An elephant collaring safari
The weak and slanting rays of the early morning winter sun fell on the fallen body of Mac the elephant.
Mac's big grey body lay on its side, one splendid tusk pointing skywards. Then the silence of the veld was broken by a sustained "whooooosh", and the stream of air coming out of his trunk blew tiny grains of sand and dry grass away. Suddenly about 20 people descended on the mighty herbivore, and the slow, regular sounds of his breathing were drowned out in the hubbub of volunteers trying to capture as much data as possible before the giant was awakened to continue his search for a female, fitted out with a brand new satellite collar.
Dr Michelle Henley was smiling in delight at being reunited with the first elephant collared in her ambitious project to learn more about elephant movements and behaviour between the Associated Private Nature Reserves (APNR) and the Kruger National Park. Conducted under the umbrella of Save the Elephants, the project is one of six in Africa. Mac, initially collared in a green hunt in May 2002, was due for a replacement collar as his existing GPS was giving trouble and the batteries powering the system were due to run flat soon.
Luckily for Michelle, he wandered into the Timbavati Private Nature Reserve on his annual musth trek on the same day that two other elephants were scheduled to be collared. Mac was soon up and away after his anaesthetic was reversed, and the volunteers had noted down vital statistics such as foot size, tusk size, body length and shoulder height. Three tail hairs were also plucked and blood drawn for future genetic analysis. The tail hairs can also provide valuable insight into an elephant's diet by analysing the carbon isotopes present.
One task that proved slightly more taxing to the volunteers was the taking of footprints so that Mac's spoor could be identified. This proved to be no mean feat with the two legs lying on the ground. The "pedicure team" proved up to the task, improving their technique as they went along. The entire procedure was repeated with two more elephants, a young male now christened Barry, and female called Mandy. Barry and Mandy each got a new technological innovation - a cellphone collar, which transmits GPS readings to the nearest cellphone tower, rather than beaming them up to a satellite.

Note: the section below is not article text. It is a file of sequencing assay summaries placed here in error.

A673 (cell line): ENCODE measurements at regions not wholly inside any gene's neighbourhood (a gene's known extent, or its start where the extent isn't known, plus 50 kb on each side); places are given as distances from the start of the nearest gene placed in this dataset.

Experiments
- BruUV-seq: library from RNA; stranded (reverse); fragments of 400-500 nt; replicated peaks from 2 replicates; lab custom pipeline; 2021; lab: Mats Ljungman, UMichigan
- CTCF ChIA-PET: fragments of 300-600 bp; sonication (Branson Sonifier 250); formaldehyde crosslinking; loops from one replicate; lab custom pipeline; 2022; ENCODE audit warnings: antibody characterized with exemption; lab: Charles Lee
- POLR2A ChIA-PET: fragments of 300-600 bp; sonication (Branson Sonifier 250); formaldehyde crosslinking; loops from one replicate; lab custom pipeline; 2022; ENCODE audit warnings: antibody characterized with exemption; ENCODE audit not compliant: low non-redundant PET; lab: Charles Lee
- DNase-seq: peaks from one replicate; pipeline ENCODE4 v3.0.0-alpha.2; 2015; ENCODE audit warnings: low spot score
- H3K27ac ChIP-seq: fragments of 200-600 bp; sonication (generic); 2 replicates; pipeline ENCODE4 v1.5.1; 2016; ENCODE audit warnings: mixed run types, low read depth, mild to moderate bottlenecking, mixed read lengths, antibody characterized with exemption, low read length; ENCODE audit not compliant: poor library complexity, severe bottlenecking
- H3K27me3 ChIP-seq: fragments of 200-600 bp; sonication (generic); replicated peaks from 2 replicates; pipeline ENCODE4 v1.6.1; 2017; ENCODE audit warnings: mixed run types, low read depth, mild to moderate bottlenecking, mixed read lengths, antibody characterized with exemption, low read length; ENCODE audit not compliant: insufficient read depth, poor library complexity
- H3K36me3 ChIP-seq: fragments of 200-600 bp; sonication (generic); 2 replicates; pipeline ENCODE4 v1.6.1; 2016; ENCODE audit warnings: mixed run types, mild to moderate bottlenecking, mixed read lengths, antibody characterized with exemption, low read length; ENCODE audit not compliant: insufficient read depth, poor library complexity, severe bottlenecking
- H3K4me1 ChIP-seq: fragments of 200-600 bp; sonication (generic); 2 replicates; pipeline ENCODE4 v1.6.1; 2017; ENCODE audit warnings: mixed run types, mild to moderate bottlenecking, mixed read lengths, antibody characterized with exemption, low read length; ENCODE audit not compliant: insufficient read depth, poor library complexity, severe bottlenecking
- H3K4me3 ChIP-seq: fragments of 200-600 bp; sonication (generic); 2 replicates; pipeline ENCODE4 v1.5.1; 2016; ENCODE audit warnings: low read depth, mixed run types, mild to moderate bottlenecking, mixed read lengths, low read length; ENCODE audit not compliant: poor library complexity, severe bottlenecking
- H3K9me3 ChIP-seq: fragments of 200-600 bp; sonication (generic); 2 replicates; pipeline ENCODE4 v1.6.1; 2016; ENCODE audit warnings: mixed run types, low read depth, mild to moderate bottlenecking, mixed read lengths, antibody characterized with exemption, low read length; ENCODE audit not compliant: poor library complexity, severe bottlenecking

The collars can store up to 60,000 GPS readings when out of range of a tower and use much less battery power than satellite collars. They also cost significantly less than a satellite collar. The elephants were darted by vet Cobus Raath from a helicopter, while his associate Ferreira du Plessis waited on the ground to rush in and ensure the elephants' trunks were not blocked when the sedative took effect. Once down, the elephants' vital signs are monitored using an electronic monitor that clips on to the elephant's ear, in much the same way that hospitals can measure a person's pulse with a clip on their finger.
When the collar has been fitted, the anaesthetic is reversed and the elephant gets up within minutes. All three elephants stood up, stood still for a few seconds, and then wandered away without a backward glance, looking as if nothing had happened. With the collaring of Barry and Mandy, Michelle and her husband Steve can now keep track of eight elephants, three females and five males, all collared in the last few years. Mac, the largest tusker in the Henleys' project, has an enormous home range. He spends the majority of his year in Kruger near Shingwedzi, but travels to the APNR every year in early winter during his musth period.
The other elephants all have smaller home ranges, moving around amongst the various reserves in the APNR and the adjoining Kruger National Park. By collaring a female, the activity of her entire breeding herd can be inferred. All the collars used in the project have been donated, and the sponsors of the collars remembered by the elephant's new nickname. Recently the service fees for the satellite transmissions have also been sponsored by the Wildlife and Environment Society Lowveld branch.